"Ignorance Is Not Innocence But Sin"
Context: Like most of the psychological studies of villainy that Browning produced, The Inn Album is based to some extent on actual occurrences. In the present instance his chief inspiration was the story of Lord De Ros, a friend of the Duke of Wellington; it had been recounted in Greville's memoirs. Browning adapted this material and added some ideas deriving from the case of the Tichborne Claimant. The plot involves two men. One is a young man who has just inherited a fortune, but who lacks the aristocratic polish and knowledge of the world which would enable him to move easily in a sophisticated society. The other, with whom he has become friendly, is a man of fifty; he has all the refinement and sophistication the young man lacks but is virtually penniless. The young man wants his companion to teach him how to behave in the company to which wealth will admit him; the older man sees the younger as a potential source of funds. As a step toward acquiring the youngster's money, he allows the latter to win at cards and thus indebts himself to the extent of ten thousand pounds. He intends to use the debt as a lever with which to swindle twice its amount from the boy. In an exchange of confidences each man tells the other he has been unhappy in love; the older admits he once seduced and then abandoned a woman, and the younger tells of his love for a girl who would not have him but took a middle-aged rake instead. The drama reaches its climax when the boy discovers that both have been involved with the same woman. She has encountered the older man and is reacting bitterly when the boy intrudes and recognizes her. He denounces both. She tells the boy to renounce his corrupt companion and to marry the cousin who loves him; and she begs the older man to leave, never letting the other girl know "How near came taint of your companionship!" The rake replies ironically that for innocence to be crowned with ignorance is desirable but difficult. She replied:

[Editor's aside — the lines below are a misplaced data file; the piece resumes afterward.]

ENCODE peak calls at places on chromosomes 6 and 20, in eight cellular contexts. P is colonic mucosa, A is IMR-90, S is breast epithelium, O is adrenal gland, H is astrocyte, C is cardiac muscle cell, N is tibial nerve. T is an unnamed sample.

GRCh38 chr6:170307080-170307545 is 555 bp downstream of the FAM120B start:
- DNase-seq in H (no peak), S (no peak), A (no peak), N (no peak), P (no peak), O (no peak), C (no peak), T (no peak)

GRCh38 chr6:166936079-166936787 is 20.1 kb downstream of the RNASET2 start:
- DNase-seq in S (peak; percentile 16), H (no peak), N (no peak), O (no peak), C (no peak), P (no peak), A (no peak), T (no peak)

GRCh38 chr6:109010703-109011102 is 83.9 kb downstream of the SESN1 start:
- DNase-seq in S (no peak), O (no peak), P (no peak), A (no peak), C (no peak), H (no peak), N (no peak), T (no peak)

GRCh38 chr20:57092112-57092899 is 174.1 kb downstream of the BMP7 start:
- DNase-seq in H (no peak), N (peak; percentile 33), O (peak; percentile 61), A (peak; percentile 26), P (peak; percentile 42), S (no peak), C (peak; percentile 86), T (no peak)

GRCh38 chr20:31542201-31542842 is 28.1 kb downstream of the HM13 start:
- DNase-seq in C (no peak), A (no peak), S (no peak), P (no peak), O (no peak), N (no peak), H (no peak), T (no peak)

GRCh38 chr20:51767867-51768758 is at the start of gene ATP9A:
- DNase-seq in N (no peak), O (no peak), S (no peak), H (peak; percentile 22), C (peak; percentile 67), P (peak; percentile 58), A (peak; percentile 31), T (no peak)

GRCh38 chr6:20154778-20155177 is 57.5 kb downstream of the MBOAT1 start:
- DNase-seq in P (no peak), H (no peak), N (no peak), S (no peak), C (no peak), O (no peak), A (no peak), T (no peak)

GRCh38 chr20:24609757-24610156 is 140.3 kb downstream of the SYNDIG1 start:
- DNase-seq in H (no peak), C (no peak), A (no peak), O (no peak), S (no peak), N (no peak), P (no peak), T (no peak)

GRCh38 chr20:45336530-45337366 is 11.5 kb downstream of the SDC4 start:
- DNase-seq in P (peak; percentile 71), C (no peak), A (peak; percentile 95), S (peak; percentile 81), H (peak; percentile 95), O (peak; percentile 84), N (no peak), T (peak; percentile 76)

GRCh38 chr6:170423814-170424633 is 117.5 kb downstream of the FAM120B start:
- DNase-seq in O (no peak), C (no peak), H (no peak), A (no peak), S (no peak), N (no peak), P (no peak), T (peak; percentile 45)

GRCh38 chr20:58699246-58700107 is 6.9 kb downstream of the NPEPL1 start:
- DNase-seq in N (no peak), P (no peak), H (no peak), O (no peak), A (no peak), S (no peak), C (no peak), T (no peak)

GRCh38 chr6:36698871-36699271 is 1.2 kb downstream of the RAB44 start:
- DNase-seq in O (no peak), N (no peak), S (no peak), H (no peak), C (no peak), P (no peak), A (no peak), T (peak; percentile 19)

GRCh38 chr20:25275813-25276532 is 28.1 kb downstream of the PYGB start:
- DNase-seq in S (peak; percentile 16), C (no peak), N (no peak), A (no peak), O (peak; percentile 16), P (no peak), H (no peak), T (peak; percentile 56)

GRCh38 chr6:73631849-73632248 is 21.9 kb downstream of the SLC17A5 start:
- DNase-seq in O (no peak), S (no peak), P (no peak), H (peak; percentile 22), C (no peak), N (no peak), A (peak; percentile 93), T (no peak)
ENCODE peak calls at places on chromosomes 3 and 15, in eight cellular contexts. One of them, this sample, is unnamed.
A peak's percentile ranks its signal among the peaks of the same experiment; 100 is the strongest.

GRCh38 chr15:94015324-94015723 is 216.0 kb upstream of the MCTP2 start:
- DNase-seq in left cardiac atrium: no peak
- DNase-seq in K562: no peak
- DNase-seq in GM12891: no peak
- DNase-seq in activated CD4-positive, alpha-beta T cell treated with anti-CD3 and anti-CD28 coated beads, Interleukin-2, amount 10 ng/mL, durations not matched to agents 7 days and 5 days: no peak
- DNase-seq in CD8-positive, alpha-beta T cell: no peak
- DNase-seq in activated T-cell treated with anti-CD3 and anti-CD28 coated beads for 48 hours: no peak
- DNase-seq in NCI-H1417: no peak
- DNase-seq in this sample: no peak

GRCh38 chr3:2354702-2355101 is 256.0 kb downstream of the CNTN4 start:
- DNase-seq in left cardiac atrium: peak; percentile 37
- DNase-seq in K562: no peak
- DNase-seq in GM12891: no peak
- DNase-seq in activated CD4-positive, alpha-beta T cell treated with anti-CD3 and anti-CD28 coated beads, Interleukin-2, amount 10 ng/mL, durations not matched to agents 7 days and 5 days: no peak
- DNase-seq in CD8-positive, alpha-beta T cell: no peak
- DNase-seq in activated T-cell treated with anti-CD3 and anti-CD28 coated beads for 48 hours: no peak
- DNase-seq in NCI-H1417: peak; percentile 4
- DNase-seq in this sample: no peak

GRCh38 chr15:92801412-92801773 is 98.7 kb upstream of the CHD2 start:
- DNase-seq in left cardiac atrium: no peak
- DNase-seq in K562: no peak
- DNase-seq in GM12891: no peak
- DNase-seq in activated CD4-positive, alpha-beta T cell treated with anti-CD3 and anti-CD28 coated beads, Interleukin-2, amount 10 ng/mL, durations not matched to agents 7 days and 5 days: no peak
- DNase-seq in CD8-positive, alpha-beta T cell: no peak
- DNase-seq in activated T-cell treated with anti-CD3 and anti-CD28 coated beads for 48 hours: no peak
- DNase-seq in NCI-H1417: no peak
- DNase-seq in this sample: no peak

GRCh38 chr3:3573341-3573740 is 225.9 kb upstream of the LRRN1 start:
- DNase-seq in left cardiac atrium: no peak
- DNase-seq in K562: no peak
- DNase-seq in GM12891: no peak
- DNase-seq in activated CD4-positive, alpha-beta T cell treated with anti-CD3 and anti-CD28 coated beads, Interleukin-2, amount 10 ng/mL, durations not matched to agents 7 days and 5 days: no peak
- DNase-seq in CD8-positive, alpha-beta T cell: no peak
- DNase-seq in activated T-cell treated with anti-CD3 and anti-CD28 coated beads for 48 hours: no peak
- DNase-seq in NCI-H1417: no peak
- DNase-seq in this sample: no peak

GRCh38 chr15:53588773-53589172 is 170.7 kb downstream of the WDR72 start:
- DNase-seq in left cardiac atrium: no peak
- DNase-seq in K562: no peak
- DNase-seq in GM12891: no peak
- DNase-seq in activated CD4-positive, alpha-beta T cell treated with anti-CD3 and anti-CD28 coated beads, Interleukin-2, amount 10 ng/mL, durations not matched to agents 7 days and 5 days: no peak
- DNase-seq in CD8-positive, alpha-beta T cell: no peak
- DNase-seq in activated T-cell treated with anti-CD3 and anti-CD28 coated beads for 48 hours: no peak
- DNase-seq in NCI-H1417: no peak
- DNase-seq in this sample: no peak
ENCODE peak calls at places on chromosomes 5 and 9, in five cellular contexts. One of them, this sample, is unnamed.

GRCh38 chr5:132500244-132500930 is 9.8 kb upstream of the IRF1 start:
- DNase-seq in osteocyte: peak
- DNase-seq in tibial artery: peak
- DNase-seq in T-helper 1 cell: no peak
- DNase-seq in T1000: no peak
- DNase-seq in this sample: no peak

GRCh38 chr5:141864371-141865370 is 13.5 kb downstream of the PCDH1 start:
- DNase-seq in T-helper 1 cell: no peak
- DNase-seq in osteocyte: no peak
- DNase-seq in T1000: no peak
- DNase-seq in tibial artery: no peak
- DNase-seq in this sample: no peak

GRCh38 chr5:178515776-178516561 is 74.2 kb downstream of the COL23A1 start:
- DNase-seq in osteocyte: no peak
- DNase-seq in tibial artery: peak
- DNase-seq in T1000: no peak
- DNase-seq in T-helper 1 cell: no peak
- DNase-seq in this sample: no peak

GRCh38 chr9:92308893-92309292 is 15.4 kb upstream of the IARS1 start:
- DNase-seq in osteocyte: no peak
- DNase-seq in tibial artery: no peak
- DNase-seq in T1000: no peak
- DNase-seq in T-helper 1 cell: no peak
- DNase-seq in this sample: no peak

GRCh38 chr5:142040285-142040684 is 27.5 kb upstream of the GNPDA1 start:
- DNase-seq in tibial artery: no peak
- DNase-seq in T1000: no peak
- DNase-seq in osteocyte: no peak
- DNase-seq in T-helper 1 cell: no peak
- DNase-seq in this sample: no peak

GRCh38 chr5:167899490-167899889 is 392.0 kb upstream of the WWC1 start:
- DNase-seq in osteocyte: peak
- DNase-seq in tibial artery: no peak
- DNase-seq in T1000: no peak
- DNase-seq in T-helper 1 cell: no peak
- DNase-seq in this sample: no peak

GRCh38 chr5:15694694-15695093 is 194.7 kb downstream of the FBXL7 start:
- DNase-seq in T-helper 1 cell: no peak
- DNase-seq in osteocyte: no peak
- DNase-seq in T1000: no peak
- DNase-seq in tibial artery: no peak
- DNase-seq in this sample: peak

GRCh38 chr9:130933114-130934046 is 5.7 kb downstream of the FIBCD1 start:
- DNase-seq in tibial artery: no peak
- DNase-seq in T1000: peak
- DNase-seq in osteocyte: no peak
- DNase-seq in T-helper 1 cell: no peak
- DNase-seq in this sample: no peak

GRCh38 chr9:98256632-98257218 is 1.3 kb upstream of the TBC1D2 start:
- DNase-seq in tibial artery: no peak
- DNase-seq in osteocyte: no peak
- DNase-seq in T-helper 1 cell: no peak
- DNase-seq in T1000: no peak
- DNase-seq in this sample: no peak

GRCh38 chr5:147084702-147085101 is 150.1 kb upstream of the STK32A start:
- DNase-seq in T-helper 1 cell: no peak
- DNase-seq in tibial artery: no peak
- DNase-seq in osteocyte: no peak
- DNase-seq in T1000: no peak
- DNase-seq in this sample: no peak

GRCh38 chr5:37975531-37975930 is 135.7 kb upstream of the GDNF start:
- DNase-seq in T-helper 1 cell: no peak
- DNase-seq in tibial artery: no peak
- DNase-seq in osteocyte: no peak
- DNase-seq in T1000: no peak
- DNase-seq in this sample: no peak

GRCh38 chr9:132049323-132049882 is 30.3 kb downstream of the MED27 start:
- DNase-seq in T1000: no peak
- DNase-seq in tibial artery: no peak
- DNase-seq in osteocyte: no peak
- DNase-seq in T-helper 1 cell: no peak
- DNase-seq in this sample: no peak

"Ignorance is not innocence but sin–Witness yourself ignore what after-pangsPursue the plague-infected. MercifulAm I? Perhaps! the more contempt, the lessHatred; and who so worthy of contemptAs you that rest assured I cooled the spotI could not cure, by poisoning, forsooth,Whose hand I pressed there? Understand for onceThat, sick, of all the pains corroding meThis burnt the last and nowise least–the needOf simulating soundness. I resolved–No matter how the struggle tasked weak flesh–To hide the truth away as in a graveFrom–most of all–my husband: he nor knowsNor ever shall be made to know your part,My part, the devil's part,–I trust, God's partIn the foul matter. Saved, I yearn to saveAnd not destroy: and what destruction likeThe abolishing of faith in him, that's faithIn me as pure and true? . . . 'Tis God. . .Must bear such secrets and disclose them . . ."